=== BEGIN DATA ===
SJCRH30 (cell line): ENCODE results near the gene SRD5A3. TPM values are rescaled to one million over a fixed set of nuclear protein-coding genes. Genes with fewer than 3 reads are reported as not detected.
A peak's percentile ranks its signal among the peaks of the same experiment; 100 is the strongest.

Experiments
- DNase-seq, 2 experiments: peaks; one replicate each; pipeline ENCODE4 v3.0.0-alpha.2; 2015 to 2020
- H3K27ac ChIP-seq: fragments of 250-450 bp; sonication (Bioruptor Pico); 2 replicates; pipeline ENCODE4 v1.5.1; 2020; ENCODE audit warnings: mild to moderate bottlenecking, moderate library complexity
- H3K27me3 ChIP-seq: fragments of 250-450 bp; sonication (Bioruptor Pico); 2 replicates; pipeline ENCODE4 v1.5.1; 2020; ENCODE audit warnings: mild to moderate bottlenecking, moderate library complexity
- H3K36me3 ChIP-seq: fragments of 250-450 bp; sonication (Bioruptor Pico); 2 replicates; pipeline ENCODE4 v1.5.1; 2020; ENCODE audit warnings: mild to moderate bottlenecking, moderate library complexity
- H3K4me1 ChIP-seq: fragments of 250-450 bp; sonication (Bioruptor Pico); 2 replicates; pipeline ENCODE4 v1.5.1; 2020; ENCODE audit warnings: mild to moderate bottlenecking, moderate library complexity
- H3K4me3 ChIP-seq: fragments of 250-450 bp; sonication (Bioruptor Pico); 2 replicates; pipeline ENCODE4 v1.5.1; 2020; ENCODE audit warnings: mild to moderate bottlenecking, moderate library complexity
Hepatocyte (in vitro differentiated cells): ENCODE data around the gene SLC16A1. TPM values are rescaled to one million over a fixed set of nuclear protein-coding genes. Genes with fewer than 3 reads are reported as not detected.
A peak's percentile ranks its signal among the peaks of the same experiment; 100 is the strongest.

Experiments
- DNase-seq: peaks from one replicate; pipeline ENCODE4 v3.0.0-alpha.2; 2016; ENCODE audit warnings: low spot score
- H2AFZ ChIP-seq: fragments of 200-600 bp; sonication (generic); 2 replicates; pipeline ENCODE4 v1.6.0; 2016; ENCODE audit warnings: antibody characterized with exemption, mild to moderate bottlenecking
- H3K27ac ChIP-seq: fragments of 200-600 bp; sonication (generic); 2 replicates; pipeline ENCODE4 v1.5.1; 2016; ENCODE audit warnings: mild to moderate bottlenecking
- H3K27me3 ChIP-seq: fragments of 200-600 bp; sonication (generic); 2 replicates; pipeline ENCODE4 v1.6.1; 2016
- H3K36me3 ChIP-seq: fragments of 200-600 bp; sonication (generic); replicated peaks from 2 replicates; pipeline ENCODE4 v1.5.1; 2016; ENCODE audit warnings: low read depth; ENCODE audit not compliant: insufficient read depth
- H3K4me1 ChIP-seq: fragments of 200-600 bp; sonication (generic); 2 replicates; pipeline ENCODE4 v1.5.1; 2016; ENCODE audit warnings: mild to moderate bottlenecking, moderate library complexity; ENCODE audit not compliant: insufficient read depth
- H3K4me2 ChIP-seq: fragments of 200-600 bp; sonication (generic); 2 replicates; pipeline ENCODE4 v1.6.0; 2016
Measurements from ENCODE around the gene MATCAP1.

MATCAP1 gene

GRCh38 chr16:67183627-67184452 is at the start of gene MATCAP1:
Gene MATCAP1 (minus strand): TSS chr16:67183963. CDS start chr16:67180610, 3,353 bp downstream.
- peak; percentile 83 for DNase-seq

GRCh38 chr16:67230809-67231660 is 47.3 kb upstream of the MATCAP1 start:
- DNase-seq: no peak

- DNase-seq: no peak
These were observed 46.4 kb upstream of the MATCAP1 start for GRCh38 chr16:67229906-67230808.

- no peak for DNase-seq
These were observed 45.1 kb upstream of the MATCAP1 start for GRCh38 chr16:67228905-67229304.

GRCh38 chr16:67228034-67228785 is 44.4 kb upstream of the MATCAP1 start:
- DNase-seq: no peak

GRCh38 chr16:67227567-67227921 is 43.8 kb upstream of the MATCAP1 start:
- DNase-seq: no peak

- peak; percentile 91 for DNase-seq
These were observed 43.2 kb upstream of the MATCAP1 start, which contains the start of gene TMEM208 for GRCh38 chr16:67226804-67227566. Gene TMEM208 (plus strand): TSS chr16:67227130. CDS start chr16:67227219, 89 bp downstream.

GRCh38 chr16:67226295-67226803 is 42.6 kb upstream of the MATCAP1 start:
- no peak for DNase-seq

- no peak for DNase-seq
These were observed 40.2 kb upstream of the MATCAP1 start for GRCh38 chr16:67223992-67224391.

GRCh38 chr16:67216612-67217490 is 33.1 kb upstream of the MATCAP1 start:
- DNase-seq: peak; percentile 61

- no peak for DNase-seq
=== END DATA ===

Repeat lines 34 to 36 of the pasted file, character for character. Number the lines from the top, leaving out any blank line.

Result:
- DNase-seq: no peak

- peak; percentile 91 for DNase-seq
These were observed 43.2 kb upstream of the MATCAP1 start, which contains the start of gene TMEM208 for GRCh38 chr16:67226804-67227566. Gene TMEM208 (plus strand): TSS chr16:67227130. CDS start chr16:67227219, 89 bp downstream.